Sony Pictures Animation (SPA) and Affirm Films (a faith-based film label owned by Sony) opened their birth-of-Jesus cartoon The Star this weekend with an estimated $10 million, good for sixth place. It’s among the oddest titles that SPA has ever put its name on, and it’s also the worst opening ever for a SPA film.

The film was launched in less theaters than any previous Sony animated film, but it was still a fairly wide release on 2,837 screens. For example, Cloudy with a Chance of Meatballs (2009) debuted on 3,119 screens – just 282 screens more – with over $30 million. Cloudy had a per-screen average of $9,716, while The Star took just $3,525 per screen.

Looking more closely at the per-screen average, The Star barely beat out the SPA release of the Aardman film The Pirates! Band of Misfits, but was still outperformed by all other Sony animation titles.

The launch is, in fact, very similar to the recent My Little Pony: The Movie, which opened with $8.9M from 2,528 locations, for a $3,515 per-theater average. But whereas MLP has petered out around $22M – a weak animation box office multiplier of around 2.5x – The Star should get a boost from the ongoing holiday season and potentially surpass $30M.

The upside here is that the Timothy Reckart-directed film should end up being a minor success for Sony, especially once it hits streaming services and home video. That’s because the film was made on a fraction of the budget for a typical Sony Pictures Animation film – around $20 million according to Box Office Mojo.

Pre-production for The Star was handled at Sony Pictures Animation in Culver City, California, followed by production at Cinesite Studios in Montreal, Canada. Cinesite, traditionally a vfx shop, has made an aggressive entry into feature animation. They’ve also animated the upcoming Gnome Alone, while its Vancouver division (the former Nitrogen Studios) is making a cg version of The Addams Family.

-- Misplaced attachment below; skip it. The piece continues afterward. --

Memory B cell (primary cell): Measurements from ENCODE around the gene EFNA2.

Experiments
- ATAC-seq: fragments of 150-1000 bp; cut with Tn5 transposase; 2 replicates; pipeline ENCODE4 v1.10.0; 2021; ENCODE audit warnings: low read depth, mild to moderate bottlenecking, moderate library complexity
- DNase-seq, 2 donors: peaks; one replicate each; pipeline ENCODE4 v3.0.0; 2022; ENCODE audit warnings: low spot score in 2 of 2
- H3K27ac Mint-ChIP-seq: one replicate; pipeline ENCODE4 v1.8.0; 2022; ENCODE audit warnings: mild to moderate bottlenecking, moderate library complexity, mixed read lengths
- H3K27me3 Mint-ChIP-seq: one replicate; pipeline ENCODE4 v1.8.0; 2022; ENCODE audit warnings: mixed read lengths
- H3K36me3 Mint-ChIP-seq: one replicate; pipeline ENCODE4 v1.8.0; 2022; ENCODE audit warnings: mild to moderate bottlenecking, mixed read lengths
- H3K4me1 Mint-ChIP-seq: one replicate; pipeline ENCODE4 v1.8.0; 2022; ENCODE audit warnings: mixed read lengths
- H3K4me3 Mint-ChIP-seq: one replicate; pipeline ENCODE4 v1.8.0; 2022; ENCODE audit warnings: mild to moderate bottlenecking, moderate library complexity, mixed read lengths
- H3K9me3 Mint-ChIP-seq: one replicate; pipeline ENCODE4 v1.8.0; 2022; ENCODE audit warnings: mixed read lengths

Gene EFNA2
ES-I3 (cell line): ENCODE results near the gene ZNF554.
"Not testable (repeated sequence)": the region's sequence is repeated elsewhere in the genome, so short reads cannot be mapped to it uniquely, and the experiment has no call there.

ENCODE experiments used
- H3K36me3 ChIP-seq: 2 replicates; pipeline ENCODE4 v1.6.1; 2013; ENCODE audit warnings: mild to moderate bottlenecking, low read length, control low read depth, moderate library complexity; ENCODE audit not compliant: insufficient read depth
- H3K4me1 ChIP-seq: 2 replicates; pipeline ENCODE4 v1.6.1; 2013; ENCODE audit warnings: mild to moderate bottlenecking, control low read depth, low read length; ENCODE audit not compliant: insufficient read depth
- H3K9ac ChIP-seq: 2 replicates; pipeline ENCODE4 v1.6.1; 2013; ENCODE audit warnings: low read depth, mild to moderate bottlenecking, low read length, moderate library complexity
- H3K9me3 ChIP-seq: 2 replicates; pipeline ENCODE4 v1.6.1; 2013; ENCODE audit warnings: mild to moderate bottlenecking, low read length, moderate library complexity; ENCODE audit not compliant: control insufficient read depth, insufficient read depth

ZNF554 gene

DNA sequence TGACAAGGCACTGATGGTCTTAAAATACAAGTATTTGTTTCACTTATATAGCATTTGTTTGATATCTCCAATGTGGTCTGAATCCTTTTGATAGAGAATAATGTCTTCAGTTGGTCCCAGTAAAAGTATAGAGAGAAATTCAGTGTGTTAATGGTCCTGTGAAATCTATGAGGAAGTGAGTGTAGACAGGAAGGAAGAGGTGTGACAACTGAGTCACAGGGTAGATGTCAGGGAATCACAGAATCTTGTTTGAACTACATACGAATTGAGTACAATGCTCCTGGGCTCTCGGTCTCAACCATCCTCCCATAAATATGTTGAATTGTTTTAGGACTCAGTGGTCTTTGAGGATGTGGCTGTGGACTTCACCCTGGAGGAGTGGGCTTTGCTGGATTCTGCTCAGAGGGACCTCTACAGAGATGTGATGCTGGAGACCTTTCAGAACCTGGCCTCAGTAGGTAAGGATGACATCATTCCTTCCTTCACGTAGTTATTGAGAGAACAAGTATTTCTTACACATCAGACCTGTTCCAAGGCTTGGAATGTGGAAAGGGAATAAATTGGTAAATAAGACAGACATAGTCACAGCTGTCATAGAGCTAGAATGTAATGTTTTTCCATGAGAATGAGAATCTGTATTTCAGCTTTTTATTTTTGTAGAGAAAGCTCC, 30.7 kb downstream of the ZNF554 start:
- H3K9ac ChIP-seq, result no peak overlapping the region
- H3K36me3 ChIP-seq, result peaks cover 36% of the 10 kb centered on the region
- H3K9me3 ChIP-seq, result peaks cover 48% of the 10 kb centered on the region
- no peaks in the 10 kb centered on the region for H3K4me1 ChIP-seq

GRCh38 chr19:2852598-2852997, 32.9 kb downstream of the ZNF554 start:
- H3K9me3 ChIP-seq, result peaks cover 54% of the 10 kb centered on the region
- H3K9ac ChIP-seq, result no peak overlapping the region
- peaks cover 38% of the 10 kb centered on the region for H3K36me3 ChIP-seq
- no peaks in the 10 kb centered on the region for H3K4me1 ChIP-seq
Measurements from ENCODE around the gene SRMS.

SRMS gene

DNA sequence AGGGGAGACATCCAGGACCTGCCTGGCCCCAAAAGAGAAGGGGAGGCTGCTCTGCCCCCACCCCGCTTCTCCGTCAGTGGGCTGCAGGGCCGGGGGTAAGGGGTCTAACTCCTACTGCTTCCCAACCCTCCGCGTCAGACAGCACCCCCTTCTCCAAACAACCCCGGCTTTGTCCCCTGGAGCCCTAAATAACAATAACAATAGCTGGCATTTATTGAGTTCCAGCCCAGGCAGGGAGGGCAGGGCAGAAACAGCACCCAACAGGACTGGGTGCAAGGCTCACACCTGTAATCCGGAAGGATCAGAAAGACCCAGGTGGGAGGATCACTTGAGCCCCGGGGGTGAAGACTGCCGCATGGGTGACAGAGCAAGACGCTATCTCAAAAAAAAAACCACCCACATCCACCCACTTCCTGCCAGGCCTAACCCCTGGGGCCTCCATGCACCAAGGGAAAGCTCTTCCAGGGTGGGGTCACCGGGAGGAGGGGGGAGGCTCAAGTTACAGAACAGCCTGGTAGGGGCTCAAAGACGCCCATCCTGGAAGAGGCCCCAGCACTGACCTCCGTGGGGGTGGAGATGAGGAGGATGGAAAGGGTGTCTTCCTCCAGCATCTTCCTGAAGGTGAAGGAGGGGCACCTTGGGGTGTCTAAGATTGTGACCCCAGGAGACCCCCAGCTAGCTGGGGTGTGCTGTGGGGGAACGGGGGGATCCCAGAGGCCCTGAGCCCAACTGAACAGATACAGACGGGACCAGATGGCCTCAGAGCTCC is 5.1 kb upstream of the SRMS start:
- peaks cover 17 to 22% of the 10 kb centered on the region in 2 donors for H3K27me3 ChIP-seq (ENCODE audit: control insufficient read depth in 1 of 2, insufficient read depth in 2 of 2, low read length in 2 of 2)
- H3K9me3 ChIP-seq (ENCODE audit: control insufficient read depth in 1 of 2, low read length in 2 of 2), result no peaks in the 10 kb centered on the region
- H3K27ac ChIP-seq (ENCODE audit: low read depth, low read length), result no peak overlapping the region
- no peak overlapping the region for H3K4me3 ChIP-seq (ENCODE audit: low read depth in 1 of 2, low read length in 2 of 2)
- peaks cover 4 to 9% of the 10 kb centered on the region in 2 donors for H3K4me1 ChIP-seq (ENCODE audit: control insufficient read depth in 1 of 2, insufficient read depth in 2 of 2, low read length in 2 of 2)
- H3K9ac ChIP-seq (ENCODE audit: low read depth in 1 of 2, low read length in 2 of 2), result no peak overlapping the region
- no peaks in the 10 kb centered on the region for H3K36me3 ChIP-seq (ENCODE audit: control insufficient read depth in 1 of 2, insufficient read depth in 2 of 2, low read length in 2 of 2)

Here’s a more impressive box office story: Good Deed Entertainment continues to reap solid numbers from Loving Vincent, the Oscar-contending oil-painted film that is a co-production from the U.K. and Poland. In its 9th weekend, the film about the mystery surrounding the death of Vincent van Gogh grossed $393,247 from 212 theaters, lifting its overall total to $4.6M. (The film is currently at its peak theater count.)

Loving Vincent will hit $5M in the next week or so, and when it does it will become only the fourth animated feature rated PG-13 or R in the last five years to earn $5 million-plus in U.S. theaters. The other three films are Sausage Party, Un Gallo con Muchos Huevos, and The Wind Rises.

Cartoon Saloon and GKIDS’ much-buzzed-about The Breadwinner opened in 3 theaters in LA and NYC with $19,530, a $6,510 per-theater average. It’s too early to make guesses about how the film will perform in the U.S., but for comparison, Loving Vincent in its second weekend played in four theaters with a significantly-higher per-theater of $13,869.

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